At the beginning of his tenure as New York’s Philharmonic music director, Alan Gilbert presented a semi-staged version of Ligeti’s Le grand macabre which was very well received, despite the Philharmonic subscribers’ traditionalism. He wanted to end his mandate on a similar note, scheduling Messiaen’s Saint François d’Assise, but the plan didn’t bear fruits. Instead, the public was regaled with another operatic choice that nobody could really call conservative, even if the première took place almost 150 years ago: Wagner’s Das Rheingold. The first evening was a stunning success.

In the quasi absence of any props and given a very limited space where the characters could move, stage director Louisa Muller relied on the interpreters’ gestures and attitudes to help describe the narrative flux. She was greatly helped in individualizing each character by the ingenious but not necessarily congruous costumes created by David C. Wooland. The two giants, Fasolt and Fafner, wore black leather trench coats making them look like Stasi operatives. Goddesses were dressed in atemporal evening gowns. The two Nibelung brothers, Alberich and Mime, sported something evoking sanitation workers’ suits. Wotan had a sparkling satin-like vest to go with his business suit and Loge, the fire god, a blazer with red patterns.

The biggest merit of an unstaged performance of Das Rheingold is that it gives the public the opportunity to focus on the music without any distractions. On this occasion, the orchestra’s rendering of the luxuriant sonorities that take us from the Rhine to the rainbow bridge crossing to Valhalla was almost faultless. One could have expected a little more assertiveness, a few more fireworks but this is not the nature of this exact, seriously minded conductor with little penchant for gratuitous effects. Gilbert’s main concern was not to overpower at any point the soloists. He did release the full orchestral power in the E flat major prelude, where the orchestra reached climactic sonorities a little too fast, and during Wotan and Loge’s descent to Nibelheim.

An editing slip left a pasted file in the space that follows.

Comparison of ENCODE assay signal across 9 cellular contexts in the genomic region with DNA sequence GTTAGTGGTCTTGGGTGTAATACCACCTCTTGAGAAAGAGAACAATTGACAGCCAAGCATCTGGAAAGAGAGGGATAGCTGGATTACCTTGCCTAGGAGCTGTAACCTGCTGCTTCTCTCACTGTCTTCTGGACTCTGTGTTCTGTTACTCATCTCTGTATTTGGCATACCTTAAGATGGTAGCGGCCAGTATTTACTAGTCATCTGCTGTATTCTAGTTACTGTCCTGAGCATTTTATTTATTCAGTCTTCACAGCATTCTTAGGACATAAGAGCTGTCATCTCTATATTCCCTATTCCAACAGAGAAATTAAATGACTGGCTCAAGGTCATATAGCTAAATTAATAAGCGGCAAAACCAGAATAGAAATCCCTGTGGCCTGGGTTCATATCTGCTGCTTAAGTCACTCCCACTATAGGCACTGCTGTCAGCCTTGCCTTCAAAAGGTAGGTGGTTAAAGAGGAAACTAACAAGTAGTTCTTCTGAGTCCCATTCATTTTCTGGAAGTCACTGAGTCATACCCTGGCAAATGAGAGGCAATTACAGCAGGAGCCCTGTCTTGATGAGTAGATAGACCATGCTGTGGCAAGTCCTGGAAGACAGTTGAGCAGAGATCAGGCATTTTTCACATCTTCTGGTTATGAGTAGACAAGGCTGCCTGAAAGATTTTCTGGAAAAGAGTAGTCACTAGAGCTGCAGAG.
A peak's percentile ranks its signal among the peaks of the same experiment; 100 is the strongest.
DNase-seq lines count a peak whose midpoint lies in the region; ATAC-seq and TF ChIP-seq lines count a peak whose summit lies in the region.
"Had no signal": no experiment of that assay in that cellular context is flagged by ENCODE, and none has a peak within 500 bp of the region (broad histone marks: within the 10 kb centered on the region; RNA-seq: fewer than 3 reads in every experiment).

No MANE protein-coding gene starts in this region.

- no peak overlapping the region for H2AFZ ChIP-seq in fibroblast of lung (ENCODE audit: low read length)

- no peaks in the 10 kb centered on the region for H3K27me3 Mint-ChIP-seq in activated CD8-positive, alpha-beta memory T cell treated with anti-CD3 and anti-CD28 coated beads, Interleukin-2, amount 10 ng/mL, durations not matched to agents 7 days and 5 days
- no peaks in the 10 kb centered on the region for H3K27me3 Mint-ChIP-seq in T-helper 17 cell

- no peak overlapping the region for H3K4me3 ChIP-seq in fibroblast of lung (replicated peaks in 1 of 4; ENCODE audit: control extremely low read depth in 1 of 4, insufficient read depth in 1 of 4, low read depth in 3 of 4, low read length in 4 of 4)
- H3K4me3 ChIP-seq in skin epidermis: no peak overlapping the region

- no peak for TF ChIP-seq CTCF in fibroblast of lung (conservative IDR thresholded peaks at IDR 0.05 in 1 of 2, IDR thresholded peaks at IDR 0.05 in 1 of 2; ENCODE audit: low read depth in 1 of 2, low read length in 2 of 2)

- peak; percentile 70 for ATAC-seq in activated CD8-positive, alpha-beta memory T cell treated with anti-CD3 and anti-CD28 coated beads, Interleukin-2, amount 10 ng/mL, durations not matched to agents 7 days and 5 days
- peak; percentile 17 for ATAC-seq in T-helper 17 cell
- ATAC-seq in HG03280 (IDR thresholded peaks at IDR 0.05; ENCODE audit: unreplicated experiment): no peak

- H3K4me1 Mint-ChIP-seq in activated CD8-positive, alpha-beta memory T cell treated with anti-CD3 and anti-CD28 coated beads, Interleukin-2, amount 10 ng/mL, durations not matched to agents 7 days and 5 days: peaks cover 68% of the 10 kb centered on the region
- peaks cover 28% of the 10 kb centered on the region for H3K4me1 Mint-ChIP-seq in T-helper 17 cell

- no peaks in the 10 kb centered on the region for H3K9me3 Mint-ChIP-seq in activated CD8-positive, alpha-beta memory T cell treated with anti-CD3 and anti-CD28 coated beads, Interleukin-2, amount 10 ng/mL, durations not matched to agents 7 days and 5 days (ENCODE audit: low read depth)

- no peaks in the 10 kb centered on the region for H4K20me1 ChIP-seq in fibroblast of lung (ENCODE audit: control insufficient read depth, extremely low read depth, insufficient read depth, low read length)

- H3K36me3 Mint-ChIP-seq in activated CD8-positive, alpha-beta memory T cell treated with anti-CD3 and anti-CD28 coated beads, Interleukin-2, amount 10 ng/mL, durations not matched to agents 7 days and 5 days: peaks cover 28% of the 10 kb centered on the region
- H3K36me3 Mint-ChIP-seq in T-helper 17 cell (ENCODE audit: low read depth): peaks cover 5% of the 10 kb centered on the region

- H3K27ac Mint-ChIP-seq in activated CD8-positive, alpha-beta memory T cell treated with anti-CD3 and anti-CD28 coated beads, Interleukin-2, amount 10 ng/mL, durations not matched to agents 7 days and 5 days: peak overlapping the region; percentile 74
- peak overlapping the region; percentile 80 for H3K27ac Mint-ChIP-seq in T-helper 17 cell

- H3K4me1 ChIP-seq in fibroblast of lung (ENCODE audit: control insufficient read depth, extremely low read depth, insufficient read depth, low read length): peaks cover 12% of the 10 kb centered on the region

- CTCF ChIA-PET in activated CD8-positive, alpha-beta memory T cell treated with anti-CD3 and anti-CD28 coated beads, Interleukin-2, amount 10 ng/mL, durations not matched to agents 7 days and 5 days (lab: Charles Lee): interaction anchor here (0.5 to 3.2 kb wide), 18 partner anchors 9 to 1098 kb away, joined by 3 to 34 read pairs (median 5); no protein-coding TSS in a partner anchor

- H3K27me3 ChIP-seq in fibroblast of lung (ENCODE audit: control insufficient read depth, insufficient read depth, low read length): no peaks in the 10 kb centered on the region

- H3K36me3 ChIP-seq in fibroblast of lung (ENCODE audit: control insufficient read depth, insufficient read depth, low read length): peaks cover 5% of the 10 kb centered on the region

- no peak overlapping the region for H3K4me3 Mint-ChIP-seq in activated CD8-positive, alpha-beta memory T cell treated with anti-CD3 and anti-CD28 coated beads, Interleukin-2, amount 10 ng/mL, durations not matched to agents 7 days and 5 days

However, the performance belonged to an uniformly exceptional roster of singers. Bass-baritone Eric Owens, a remarkable Alberich in the most recent Metropolitan Opera Ring, sang his first Wotan at the Lyric Opera of Chicago last fall. Here, he interpreted the role with a deep, burnished and flexible sound. Owens' Wotan is not the majestic, power-wielding ruler of the gods but a character haunted by doubts, limited in his actions by the runes inscribed on his spear. With her malleable and soaring young voice, mezzo-soprano Jamie Barton was both powerful and lyrical as Fricka, Wotan’s wife. Soprano Rachel Willis-Sørensen, unveiling layers of beautiful Wagnerian color, was Freia, the goddess of youth and the anguished object of the giants’ love interest.

It wasn’t the only example of luxury casting of the evening. The Rhinemaidens – Jennifer Zetlan (Woglinde), Jennifer Johnson Cano (Wellgunde) and Tamara Mumford (Flosshilde) – were a terrific trio. In her brief apparition, mezzo-soprano Kelley O’Connor was more compassionate than oracular as Erda, in concordance with an overall artistic view that made immortals display more human traits than usual. With vocal heft and rumbling bass instruments, Morris Robinson and Stephen Milling were the giants Fasolt and Fafner: Robinson has a wonderful lyrical luster in his booming voice; Milling was more appropriately menacing. In his brief apparition as Mime in this Vorspiel to Der Ring des Nibelungen, British tenor Peter Bronder sang with dignity, avoiding the distorted vocal utterances sometimes associated with the character. Freia’s brothers, Donner and Froh, were portrayed by the thundering bass-baritone Christian Van Horn and the heroic and shimmering tenor Brian Jagde, respectively.

Normally, it’s the interpreter of Alberich, the scheming and pathetic dwarf that renounces love for power, that is the driving force for Das Rheingold productions. In this New York Philharmonic concert performance, tenor Russell Thomas as Loge, the god of fire with semi-divine status, almost stole the show. His character was more impish and sardonic than dark and manipulative. Until the end, when it was a tad tired, his bright and glossy voice was truly impressive. Christopher Purves’ Alberich was a more poignantly human character than usual, his malevolence not inborn but acquired. The English bass-baritone is the owner of an instrument full of resonance that he put to work with intelligent phrasing, drive and evident passion.

Alan Gilbert’s renditions of the standard repertoire rarely took off during his tenure with the Philharmonic. He was much more successful in implementing “special” projects, featuring works not regularly included in subscription programs. There is little doubt that these performances of Wagner’s Das Rheingold will become cherished memories for his admirers.